Casino Revenue in AZ Down–How Do They Fund SCOTUS Case Against Snowbowl Now

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A little note on Indian Gaming revenue:

Revenue plunged at Arizona’s 22 Indian casinos during the fourth quarter, as the worsening recession kept gamblers away from the tribes’ gaming tables and slot machines.
Based on fees paid to the state, the casinos’ combined revenue was down 16 percent, marking the biggest quarterly drop since Arizona Indian gaming was legalized in 1993.
“People are saving their money,” said Sheila Morago, executive director of the Arizona Indian Gaming Association.
The casinos don’t break out revenue figures on a quarterly basis.

I guess the Sierra Club will have to make up the difference if WMA, Navajo, and Hopi gaming revenue falls… Actually, only the WMA tribe has casinos if I remember right.
I was reading a book the other day The Millionaire Mind and it talked about gambling and how almost all of the successful millionaires surveyed for the book did not gamble. Indian Casinos are especially problematic in my mind because they don’t face nearly the regulation that Vegas and other casinos do.
I won’t rant too much about it, but I took notice of the situation when the WMA tribe started using casino money to fight Snowbowl’s snowmaking. It is their right to do, even though I disagree with their legal footing. The WMA tribe fundamentally bothers me that they run casinos and a ski resort and use the the funds from these businesses to fight Snowbowl on religious freedom grounds.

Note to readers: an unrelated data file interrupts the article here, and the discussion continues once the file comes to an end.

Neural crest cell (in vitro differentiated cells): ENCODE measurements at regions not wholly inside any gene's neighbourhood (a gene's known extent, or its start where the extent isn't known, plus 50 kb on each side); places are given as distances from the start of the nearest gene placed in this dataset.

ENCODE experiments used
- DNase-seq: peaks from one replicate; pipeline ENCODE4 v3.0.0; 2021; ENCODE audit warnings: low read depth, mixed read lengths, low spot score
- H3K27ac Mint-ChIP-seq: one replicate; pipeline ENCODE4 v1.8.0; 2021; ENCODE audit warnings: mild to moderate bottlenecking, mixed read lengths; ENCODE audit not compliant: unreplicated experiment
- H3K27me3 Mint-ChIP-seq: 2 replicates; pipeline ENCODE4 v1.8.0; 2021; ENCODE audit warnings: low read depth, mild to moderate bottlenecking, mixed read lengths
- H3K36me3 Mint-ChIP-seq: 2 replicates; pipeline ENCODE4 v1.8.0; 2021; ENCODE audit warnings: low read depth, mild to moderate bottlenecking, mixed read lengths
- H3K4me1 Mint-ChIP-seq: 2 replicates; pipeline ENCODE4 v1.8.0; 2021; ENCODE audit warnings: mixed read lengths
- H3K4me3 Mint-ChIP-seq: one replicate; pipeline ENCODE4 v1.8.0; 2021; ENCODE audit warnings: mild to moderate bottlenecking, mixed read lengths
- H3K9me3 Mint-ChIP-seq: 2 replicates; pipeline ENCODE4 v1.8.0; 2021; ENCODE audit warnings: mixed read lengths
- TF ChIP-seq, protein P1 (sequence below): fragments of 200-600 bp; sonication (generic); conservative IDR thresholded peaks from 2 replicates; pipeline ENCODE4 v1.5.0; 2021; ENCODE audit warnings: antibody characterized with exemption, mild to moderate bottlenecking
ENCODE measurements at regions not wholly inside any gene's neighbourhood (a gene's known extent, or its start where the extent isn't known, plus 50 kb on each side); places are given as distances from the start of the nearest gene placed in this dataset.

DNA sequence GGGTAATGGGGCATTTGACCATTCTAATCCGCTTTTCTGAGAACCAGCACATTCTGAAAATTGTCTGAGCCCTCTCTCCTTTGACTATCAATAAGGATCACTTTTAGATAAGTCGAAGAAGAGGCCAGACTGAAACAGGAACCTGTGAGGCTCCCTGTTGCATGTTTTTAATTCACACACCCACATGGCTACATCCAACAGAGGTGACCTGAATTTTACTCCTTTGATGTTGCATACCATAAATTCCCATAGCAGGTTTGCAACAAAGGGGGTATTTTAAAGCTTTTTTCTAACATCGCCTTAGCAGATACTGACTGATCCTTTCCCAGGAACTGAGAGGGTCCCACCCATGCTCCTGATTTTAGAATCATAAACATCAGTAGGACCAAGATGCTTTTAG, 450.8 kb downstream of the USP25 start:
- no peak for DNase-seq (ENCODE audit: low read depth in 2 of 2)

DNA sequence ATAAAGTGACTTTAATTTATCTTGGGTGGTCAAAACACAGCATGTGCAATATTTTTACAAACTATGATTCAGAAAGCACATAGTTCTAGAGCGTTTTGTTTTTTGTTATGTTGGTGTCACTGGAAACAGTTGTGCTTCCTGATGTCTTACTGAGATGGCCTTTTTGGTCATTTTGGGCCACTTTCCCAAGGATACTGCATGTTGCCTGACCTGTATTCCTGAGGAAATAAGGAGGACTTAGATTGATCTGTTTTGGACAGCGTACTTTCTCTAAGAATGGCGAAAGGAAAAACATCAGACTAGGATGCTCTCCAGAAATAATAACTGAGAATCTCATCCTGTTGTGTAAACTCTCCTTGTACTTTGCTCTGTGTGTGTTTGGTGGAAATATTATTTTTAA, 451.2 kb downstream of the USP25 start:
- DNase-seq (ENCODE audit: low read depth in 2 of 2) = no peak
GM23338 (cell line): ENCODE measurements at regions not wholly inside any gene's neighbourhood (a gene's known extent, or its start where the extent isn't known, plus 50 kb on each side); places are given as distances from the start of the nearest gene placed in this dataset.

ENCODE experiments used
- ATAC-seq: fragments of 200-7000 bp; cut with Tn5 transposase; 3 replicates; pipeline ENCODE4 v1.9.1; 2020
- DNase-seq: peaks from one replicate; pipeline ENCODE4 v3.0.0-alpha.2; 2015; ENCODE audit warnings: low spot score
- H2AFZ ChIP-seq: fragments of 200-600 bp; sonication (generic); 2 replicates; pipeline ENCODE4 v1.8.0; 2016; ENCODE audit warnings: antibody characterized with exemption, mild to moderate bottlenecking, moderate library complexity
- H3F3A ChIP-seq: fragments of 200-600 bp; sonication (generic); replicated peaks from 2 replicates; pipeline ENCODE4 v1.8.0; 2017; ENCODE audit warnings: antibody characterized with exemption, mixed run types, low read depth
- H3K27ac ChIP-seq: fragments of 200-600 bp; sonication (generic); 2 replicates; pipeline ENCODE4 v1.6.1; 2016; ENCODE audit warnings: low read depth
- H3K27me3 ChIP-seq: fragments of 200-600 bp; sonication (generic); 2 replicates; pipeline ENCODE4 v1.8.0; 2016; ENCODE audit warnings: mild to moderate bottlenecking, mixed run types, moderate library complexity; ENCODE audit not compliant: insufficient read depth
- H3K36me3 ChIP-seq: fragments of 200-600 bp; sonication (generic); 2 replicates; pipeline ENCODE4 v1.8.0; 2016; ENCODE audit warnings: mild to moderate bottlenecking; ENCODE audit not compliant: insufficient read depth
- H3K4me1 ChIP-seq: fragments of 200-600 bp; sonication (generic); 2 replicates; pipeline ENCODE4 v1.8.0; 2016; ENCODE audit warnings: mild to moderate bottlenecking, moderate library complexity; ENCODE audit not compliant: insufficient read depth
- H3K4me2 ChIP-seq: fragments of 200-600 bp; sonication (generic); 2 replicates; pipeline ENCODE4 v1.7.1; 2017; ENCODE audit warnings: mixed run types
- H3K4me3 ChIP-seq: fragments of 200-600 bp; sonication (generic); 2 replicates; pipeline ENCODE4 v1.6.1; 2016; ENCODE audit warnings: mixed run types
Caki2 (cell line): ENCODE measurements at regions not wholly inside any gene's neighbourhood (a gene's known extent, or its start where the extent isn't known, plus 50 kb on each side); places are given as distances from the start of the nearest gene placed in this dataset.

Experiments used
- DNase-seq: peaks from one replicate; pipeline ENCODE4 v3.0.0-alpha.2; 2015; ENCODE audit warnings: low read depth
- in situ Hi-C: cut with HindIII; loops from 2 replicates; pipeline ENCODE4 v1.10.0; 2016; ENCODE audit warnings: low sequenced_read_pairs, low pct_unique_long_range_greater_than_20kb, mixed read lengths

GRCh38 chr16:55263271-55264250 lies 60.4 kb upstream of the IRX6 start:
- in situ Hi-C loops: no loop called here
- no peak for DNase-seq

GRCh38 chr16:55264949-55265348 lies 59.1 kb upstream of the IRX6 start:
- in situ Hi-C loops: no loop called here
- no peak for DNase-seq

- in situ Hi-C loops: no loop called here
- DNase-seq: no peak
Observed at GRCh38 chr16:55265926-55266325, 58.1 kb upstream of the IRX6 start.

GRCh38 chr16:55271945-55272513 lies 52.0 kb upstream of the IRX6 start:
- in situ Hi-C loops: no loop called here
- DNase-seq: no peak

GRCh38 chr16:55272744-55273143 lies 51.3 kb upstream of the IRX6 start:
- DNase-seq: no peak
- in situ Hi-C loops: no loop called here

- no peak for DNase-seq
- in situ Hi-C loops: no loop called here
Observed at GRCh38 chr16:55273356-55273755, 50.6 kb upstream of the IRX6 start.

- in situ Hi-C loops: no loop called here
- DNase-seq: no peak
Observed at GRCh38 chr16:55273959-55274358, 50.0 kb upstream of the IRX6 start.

2 thoughts on “Casino Revenue in AZ Down–How Do They Fund SCOTUS Case Against Snowbowl Now”

  1. Please correct the gaming remark. You mention that Navajo, Hopi and WMA have casinos, then backtrack on your words realizing that only the WMA have them. More likely that was your intent to misinform so kudos to your effort.
    I remember when all white citizens of AZ took part in the genocide of forcibly removing Indian children from their Indian lands beginning in the late 1800s until 1978, oh wait, actually only some whites did that.

  2. I didn’t backtrack. It is a rhetorical device. You lose the context of the fact that the other tribes continue to fund ongoing lawsuits but lack the revenue streams necessary to do so.
    Where does the money for the lawsuit come from? Couldn’t the money Joe Shirley is spending be better used somewhere else?

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